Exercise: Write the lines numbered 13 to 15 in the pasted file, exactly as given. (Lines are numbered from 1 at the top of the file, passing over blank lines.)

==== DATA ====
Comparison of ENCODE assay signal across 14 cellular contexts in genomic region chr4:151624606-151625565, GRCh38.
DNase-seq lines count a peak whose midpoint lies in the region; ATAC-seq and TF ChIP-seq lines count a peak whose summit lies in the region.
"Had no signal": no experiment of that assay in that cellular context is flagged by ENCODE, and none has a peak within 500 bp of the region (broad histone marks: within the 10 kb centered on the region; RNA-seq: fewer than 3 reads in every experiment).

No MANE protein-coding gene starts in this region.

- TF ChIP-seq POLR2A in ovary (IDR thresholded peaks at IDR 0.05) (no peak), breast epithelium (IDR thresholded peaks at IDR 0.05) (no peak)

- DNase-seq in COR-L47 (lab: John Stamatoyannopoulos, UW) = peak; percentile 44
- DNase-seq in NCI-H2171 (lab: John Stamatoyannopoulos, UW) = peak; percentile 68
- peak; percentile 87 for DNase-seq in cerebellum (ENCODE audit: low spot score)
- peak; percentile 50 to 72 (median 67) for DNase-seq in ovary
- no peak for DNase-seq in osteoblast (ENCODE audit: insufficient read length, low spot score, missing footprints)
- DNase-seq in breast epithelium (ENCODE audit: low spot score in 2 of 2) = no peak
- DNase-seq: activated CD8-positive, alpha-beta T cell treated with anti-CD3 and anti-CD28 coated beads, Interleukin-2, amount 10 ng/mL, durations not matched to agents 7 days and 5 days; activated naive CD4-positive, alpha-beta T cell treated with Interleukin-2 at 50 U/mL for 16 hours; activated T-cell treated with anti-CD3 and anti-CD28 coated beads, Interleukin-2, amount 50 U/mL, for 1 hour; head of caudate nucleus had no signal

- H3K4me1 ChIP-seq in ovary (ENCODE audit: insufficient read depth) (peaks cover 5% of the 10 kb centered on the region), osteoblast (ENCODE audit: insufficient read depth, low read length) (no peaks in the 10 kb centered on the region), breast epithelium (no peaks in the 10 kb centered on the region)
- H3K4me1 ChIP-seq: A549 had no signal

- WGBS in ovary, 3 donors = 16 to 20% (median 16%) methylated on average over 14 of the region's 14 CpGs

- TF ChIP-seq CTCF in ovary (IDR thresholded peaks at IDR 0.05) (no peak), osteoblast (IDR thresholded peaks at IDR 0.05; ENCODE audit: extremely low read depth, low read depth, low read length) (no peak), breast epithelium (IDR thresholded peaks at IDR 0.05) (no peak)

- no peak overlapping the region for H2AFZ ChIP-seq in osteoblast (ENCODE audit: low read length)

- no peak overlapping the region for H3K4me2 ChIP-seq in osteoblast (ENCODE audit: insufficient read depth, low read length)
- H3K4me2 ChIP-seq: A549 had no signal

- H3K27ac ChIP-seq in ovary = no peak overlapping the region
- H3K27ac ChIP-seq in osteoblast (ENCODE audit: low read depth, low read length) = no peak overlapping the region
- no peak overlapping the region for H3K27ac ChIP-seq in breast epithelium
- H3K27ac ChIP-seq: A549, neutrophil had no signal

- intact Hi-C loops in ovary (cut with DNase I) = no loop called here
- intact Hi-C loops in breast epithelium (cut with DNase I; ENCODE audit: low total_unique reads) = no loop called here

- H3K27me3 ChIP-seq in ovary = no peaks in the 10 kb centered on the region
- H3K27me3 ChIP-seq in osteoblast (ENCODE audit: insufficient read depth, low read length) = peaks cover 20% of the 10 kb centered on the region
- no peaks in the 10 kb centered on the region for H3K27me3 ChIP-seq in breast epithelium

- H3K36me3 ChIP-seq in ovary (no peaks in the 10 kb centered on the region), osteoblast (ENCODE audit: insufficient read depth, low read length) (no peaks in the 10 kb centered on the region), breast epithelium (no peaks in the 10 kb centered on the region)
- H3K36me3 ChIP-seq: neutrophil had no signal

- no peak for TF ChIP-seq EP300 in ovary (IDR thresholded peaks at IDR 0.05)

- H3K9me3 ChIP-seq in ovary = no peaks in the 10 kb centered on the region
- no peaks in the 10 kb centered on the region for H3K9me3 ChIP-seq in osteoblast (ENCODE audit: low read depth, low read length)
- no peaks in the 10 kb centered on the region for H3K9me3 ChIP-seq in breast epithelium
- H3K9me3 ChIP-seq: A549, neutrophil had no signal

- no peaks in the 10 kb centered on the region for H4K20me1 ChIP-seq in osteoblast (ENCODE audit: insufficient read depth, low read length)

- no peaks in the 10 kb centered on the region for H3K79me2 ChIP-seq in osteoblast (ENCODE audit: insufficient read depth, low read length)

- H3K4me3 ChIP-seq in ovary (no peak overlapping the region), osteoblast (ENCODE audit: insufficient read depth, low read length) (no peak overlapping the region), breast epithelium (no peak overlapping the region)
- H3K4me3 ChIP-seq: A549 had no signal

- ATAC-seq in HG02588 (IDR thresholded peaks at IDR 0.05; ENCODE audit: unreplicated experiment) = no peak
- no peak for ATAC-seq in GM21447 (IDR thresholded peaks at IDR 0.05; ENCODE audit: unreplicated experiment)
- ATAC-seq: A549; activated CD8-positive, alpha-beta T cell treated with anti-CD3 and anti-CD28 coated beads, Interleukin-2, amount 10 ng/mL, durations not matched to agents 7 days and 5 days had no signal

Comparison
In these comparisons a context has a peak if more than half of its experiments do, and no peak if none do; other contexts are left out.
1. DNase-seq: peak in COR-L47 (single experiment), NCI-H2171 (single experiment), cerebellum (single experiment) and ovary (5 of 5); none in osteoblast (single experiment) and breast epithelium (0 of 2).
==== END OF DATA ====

- H3K4me1 ChIP-seq in ovary (ENCODE audit: insufficient read depth) (peaks cover 5% of the 10 kb centered on the region), osteoblast (ENCODE audit: insufficient read depth, low read length) (no peaks in the 10 kb centered on the region), breast epithelium (no peaks in the 10 kb centered on the region)
- H3K4me1 ChIP-seq: A549 had no signal

- WGBS in ovary, 3 donors = 16 to 20% (median 16%) methylated on average over 14 of the region's 14 CpGs